Friday, August 12, 2016

The Regulatory Hydra

Regulation of oil, gas and coal is like trying to cut the head off a hydra.   You do it, because the head is dangerous, but two more heads pop up in its place. The ongoing saga of fighting for reasonable regulation of gas is exemplified by the news out today that scientists are challenging EPA conclusions on fracked water.

At some point, the focus must be on the demand for these fuels. A growing number of experts identify a carbon tax is THE gold standard means for addressing that.  Other carbon pricing mechanisms can work too. We don't have one of those. Congress isn't really keen on passing one.  Yet.  (Citizens Climate Lobby and other groups have seen great progress on the Hill and Sanders' campaign just raised awareness and political will for a carbon tax immeasurably).

Carbon pricing is not the only way to send market signals, however. We have seen the impending demise of coal simply because we allowed gas to be utterly cheap. That happened by allowing frackers to pollute and create wanton destruction.

Lack of regulation keeps market prices low. Imposing regulation drives up market cost. The more we regulate gas, the higher its cost will be.

Yes. Back to the dreaded hydra. Because, at the end of the day, it comes to us to demand that private actors don't hurt each other. We have a police force because we recognize that. Private actors don't just use theft, trespass, rape and murder to hurt each other. They use things like fracking too, so long as it's profitable.

However, we'd better be careful. As we regulate gas, if we don't want to return to coal, we'd best be sure there is a cheaper alternative to them both.

Renewables are looking to be that. Some reports show that by 2020, renewables will be the cheapest means of energy production.  However, without transmission or storage, renewables will remain dependent on gas.

So, we must make transmission and storage and solar and wind work together more cheaply than gas. Quickly.

How?  Subsidize the corporations making renewables or give tax breaks to the people buying them.

Congress, last December extended the tax credits for solar and wind purchases. There are growing numbers of state programs supporting renewables as well. This is important to getting us to the 2020 mark when renewables will be cheaper even without these subsidies.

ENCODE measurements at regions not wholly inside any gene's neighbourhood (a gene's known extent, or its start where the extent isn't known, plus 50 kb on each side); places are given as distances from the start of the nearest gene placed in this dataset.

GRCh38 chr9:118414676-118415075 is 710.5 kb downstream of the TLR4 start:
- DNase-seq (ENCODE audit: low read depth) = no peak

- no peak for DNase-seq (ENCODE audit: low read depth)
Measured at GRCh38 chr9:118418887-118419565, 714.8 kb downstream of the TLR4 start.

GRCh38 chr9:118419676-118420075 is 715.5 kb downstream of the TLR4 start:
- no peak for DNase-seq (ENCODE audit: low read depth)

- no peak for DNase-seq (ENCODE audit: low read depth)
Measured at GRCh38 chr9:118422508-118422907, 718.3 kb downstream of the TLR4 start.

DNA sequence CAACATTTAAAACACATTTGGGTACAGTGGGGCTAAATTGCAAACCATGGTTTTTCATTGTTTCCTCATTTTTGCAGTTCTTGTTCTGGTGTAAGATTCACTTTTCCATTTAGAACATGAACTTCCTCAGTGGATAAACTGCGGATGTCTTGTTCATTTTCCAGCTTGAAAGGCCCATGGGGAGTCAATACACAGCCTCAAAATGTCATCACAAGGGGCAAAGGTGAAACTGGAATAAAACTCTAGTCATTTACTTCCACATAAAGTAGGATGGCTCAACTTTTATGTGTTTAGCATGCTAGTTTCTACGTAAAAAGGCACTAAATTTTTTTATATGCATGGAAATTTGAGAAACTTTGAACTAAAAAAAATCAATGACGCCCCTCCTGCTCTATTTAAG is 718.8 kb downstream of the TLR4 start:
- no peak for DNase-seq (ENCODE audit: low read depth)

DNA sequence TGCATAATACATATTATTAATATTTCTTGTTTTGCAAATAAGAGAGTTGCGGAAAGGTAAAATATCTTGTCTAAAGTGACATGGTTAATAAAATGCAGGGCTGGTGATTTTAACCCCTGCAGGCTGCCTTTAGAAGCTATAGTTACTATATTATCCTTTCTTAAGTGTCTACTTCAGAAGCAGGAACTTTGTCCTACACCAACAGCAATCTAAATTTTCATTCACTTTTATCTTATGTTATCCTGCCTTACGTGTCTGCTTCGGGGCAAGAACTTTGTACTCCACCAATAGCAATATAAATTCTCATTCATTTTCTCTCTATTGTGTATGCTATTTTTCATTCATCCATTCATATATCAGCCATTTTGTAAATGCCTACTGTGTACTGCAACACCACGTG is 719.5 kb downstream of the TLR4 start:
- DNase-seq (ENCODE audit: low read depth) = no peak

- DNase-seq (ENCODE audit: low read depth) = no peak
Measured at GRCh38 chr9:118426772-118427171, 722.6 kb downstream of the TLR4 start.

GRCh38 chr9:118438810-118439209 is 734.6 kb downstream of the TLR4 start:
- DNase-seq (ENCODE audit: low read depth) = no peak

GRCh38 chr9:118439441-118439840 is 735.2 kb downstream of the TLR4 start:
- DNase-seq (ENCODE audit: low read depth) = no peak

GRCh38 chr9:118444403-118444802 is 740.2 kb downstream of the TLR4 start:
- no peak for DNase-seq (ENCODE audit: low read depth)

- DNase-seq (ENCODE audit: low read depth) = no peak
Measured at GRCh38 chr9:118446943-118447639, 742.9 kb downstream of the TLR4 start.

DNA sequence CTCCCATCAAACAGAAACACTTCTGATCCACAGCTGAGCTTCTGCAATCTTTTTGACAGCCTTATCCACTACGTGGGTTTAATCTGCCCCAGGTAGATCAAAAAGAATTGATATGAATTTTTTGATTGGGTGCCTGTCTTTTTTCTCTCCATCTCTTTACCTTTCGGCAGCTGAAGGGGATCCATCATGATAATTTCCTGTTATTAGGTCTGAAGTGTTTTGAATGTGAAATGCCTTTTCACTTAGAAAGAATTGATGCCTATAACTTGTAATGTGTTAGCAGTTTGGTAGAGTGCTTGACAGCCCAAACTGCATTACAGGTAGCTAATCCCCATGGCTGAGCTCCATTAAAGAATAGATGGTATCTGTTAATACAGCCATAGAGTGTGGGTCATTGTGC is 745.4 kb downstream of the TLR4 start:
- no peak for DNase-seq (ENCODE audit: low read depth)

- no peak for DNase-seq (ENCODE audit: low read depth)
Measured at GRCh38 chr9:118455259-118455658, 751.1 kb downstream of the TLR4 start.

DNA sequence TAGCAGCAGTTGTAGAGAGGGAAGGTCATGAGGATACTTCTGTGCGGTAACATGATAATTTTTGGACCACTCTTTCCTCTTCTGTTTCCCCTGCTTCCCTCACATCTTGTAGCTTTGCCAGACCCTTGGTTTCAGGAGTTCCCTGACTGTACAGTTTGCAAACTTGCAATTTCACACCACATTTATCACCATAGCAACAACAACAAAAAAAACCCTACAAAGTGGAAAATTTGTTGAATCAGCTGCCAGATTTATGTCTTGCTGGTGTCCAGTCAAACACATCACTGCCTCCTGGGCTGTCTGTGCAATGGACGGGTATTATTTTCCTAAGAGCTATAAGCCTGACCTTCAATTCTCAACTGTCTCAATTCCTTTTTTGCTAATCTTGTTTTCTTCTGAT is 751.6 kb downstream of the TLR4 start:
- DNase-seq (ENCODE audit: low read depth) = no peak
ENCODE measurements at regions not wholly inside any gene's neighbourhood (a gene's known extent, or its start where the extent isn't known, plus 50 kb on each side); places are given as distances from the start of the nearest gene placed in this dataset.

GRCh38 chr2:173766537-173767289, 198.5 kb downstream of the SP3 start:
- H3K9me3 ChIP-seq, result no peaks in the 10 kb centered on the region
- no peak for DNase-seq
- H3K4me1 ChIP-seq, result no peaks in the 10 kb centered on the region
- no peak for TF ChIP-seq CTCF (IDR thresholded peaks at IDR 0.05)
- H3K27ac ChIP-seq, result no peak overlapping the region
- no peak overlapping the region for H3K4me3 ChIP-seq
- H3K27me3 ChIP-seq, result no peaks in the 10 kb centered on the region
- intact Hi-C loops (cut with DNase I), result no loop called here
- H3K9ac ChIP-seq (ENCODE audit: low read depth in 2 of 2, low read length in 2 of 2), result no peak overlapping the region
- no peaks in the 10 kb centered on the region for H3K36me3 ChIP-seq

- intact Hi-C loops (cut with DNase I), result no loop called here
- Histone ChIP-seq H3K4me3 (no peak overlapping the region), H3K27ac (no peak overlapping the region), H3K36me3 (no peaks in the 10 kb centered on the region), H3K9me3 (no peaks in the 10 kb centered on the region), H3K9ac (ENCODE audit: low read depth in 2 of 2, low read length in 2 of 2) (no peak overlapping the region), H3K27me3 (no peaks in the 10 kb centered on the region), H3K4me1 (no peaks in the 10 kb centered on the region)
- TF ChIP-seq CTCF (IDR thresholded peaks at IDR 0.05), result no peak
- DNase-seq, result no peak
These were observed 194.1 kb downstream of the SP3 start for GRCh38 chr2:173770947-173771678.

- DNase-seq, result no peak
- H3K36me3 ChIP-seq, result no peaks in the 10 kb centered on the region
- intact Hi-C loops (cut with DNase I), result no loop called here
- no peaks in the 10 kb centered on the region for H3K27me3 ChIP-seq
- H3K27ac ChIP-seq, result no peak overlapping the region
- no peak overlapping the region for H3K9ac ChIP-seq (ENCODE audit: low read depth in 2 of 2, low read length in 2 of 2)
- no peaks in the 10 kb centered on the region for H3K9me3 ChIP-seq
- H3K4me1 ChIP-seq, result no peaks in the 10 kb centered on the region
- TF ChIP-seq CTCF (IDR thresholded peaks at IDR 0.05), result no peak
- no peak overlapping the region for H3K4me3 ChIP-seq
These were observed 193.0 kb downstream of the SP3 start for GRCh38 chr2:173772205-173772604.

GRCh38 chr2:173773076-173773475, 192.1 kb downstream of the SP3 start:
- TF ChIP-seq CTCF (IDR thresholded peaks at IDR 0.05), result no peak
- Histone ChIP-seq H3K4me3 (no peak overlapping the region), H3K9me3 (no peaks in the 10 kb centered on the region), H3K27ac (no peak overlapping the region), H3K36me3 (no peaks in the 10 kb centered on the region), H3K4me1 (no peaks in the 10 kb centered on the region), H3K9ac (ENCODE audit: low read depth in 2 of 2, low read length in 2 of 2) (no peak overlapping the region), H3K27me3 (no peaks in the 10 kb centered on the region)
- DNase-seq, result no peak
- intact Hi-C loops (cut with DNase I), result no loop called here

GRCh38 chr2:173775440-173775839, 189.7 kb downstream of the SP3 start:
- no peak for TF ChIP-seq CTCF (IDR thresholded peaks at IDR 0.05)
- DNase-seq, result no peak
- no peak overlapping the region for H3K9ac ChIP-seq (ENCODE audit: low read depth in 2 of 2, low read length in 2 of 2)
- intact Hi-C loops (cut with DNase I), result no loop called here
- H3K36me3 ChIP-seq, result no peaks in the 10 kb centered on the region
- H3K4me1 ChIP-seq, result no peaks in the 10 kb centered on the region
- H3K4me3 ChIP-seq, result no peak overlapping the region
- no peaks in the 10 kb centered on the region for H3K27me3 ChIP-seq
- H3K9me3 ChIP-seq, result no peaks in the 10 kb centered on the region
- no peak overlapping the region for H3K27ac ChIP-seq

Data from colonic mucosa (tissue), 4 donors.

But transmission?  We need a national grid. (Hillary's got a plan for that, as part of her infrastructure plan.  And she is continuing to make it a key part of her campaign even when she is talking about the broad scope of her campaign.)

The market signals also impact another source of energy:  nuclear. At the moment, nuclear, like renewables with transmission and storage, can't compete with poorly regulated gas unless subsidized. This is not just true of newly built plants. This is true of maintaining current plants. Yes. Running already existing nuclear plants is more expensive than fracked gas. That's why they are closing.

If we want carbon free energy, we will subsidize it while also regulating carbon filled energy. It's really that simple.

Well, it could be simpler. We could ditch all that and enact a revenue neutral carbon fee and dividend.

Thanks to CCL Canada for the Image


  1. Excellent. I only wonder if people understand how much water is used for each well; 2-8 million gallons. When they deep well inject it, it disappears from the hydro-logical cycle, for a while. No one can say with certainty how long. In the parched west these are crucifying facts. We are tired of being a sacrifice zone. Now that PA is in the cross-hairs there is a bit more attention.

    1. I am particularly aware of PA in this story, as I live just a few miles from the PA border. Moreover, we have seen town boards on this side of the NY-PA border implement zoning ordinances to prevent fracking here (before the NY decision to ban fracking--or, rather, extend the moratorium indefinitely).

      My own focus is on the carbon emissions, rather than the water, per se. Of course, at the end of the day, both the climatic concerns and the direct water concerns go to the same thing...the survival of people, and all organisms. Ultimately, the climatic changes will drive the biggest suffering through loss of food and, yes, clean WATER.